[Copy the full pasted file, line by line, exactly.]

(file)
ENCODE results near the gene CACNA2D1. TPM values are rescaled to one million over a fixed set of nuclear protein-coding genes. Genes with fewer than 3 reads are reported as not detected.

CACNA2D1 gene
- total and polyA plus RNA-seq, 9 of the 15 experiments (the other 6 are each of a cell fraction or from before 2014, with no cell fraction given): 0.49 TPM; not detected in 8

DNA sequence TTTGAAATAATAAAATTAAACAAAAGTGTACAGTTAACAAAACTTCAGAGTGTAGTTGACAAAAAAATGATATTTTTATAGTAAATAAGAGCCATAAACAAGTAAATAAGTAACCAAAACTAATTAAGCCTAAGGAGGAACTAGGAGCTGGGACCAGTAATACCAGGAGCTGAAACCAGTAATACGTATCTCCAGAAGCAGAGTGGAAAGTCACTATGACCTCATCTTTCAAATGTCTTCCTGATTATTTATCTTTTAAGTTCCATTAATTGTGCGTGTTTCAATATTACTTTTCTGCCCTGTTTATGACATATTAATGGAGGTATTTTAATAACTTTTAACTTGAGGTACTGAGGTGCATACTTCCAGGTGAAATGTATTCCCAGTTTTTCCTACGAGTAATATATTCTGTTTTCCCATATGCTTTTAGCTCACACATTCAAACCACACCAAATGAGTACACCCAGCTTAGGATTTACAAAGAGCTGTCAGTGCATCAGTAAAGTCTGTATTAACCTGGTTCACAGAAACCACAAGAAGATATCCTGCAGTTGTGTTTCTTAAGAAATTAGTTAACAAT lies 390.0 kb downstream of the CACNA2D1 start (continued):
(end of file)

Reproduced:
ENCODE results near the gene CACNA2D1. TPM values are rescaled to one million over a fixed set of nuclear protein-coding genes. Genes with fewer than 3 reads are reported as not detected.

CACNA2D1 gene
- total and polyA plus RNA-seq, 9 of the 15 experiments (the other 6 are each of a cell fraction or from before 2014, with no cell fraction given): 0.49 TPM; not detected in 8

DNA sequence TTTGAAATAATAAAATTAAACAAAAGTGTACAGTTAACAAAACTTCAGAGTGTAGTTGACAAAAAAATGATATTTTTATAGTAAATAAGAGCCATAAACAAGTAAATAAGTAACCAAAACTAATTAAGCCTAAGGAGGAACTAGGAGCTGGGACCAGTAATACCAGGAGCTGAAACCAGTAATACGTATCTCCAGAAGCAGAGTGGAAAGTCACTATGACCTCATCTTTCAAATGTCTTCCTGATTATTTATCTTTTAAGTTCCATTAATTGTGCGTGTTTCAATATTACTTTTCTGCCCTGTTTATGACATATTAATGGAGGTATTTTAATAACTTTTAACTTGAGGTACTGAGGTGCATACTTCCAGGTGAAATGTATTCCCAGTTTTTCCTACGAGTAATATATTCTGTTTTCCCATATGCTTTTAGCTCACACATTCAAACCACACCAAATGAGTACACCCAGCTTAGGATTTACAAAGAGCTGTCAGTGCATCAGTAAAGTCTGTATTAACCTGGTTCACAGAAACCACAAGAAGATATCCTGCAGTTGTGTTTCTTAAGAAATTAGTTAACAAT lies 390.0 kb downstream of the CACNA2D1 start (continued):